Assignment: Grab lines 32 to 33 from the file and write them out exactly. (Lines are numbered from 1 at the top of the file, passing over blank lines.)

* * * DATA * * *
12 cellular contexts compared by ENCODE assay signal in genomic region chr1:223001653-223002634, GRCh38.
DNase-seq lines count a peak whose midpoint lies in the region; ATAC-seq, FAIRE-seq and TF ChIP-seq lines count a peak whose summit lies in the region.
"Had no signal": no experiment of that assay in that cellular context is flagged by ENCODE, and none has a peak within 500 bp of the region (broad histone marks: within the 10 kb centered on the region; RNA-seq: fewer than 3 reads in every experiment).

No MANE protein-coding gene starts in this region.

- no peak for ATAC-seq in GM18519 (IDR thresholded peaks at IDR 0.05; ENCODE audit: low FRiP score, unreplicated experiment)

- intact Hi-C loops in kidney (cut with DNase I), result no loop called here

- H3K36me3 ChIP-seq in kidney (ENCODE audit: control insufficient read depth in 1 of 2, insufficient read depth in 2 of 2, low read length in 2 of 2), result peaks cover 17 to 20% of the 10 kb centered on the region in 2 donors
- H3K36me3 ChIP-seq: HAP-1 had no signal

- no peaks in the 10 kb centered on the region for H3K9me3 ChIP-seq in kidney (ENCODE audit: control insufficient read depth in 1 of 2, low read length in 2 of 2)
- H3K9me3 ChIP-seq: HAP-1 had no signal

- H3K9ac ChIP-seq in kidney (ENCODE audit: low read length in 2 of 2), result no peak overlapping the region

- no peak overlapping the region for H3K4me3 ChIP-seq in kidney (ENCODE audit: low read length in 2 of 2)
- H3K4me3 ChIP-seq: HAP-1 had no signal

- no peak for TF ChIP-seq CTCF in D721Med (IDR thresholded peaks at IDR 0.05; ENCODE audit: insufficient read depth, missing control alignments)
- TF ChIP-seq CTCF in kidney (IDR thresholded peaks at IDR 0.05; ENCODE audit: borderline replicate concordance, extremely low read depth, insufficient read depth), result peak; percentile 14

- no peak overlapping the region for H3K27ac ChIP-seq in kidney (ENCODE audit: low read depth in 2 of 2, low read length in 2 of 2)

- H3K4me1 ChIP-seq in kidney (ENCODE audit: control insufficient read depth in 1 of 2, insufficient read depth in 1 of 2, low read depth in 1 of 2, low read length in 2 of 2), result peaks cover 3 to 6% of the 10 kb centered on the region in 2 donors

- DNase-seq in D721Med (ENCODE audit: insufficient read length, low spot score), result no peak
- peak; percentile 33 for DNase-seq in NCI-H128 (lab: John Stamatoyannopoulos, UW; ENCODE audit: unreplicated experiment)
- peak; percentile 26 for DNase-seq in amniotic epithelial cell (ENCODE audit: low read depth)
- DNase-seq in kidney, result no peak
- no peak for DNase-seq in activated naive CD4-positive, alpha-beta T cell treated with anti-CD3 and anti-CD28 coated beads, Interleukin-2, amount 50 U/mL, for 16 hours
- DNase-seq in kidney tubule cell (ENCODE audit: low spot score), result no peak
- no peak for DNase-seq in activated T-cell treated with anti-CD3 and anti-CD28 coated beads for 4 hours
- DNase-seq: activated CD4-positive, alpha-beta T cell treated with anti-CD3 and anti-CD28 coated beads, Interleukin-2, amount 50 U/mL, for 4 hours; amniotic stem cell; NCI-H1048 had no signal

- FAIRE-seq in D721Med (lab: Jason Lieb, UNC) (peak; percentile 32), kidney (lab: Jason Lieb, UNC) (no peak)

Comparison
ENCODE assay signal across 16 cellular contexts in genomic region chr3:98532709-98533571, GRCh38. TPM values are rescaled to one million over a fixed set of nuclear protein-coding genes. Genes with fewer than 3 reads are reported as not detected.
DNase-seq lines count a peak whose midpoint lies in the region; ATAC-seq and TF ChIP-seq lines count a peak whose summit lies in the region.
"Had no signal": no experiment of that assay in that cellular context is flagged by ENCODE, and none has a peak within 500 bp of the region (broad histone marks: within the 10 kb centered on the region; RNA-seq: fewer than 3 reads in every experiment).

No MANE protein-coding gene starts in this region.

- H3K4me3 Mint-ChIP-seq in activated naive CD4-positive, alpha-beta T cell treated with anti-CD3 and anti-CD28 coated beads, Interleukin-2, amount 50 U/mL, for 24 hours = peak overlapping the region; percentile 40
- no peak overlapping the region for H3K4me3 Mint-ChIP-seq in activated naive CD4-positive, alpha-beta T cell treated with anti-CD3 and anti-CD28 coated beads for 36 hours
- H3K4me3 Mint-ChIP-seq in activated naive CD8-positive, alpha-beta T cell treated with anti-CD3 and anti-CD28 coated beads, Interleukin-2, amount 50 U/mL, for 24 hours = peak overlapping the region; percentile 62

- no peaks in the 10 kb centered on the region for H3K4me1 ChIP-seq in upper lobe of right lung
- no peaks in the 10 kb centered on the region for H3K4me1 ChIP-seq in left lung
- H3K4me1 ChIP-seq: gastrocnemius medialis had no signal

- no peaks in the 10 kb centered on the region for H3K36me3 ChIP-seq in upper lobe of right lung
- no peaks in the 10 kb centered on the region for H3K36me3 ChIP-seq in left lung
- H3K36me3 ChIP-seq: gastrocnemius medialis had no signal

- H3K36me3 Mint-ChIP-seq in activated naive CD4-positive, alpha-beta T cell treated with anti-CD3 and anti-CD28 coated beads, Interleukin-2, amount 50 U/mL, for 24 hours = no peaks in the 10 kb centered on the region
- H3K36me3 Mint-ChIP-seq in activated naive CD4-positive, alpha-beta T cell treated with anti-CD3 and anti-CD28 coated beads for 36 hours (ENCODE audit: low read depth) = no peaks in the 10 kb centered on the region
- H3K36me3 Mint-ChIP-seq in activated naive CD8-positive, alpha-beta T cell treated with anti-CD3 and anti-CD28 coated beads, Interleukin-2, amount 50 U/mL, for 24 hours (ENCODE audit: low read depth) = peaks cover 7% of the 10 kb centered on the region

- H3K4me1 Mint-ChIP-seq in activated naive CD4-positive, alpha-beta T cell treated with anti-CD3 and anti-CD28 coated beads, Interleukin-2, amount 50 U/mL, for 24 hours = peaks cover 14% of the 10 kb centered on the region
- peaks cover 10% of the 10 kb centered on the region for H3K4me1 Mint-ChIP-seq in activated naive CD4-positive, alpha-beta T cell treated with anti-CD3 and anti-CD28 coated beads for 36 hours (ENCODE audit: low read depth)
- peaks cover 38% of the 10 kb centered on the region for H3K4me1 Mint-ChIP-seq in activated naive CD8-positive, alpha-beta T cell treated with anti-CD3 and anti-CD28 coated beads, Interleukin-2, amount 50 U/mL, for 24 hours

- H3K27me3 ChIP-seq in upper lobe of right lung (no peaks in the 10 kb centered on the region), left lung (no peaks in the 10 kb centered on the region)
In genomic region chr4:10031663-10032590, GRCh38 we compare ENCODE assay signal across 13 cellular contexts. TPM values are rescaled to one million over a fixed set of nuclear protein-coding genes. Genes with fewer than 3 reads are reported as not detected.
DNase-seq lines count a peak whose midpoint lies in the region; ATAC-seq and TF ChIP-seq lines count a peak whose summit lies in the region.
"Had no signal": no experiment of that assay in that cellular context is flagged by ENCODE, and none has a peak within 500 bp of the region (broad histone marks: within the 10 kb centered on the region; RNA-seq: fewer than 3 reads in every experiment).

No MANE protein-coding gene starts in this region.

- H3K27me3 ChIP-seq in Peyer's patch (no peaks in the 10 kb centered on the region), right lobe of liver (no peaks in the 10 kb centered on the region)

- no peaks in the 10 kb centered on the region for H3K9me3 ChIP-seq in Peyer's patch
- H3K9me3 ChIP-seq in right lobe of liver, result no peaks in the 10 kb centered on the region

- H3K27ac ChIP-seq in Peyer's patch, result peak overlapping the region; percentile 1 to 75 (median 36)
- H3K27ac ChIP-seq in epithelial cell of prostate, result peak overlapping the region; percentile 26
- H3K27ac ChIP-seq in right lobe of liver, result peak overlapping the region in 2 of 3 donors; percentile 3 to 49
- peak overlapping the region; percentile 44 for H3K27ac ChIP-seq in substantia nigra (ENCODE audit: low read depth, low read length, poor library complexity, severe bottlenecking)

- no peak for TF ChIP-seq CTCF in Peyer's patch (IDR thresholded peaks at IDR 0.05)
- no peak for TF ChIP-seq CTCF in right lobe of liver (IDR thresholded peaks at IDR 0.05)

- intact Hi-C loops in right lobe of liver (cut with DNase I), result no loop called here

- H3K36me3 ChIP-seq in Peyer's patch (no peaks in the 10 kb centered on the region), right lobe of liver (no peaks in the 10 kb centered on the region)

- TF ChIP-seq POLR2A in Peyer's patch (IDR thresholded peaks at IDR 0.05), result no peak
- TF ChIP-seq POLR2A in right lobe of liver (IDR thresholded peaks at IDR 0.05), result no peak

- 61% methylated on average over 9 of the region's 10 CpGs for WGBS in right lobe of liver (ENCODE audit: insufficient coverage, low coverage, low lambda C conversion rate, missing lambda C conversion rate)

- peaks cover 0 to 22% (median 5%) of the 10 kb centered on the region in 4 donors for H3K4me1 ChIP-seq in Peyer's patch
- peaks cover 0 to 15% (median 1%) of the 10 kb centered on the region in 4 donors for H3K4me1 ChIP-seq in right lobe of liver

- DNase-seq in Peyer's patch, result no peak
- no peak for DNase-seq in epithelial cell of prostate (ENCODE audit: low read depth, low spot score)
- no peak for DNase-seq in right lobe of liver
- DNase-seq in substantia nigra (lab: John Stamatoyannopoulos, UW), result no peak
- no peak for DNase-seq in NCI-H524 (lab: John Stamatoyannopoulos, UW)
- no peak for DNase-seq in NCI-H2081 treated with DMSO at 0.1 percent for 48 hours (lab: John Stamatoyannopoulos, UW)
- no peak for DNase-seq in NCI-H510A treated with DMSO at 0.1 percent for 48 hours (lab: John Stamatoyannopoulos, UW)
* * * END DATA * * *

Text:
- H3K4me3 Mint-ChIP-seq in activated naive CD4-positive, alpha-beta T cell treated with anti-CD3 and anti-CD28 coated beads, Interleukin-2, amount 50 U/mL, for 24 hours = peak overlapping the region; percentile 40
- no peak overlapping the region for H3K4me3 Mint-ChIP-seq in activated naive CD4-positive, alpha-beta T cell treated with anti-CD3 and anti-CD28 coated beads for 36 hours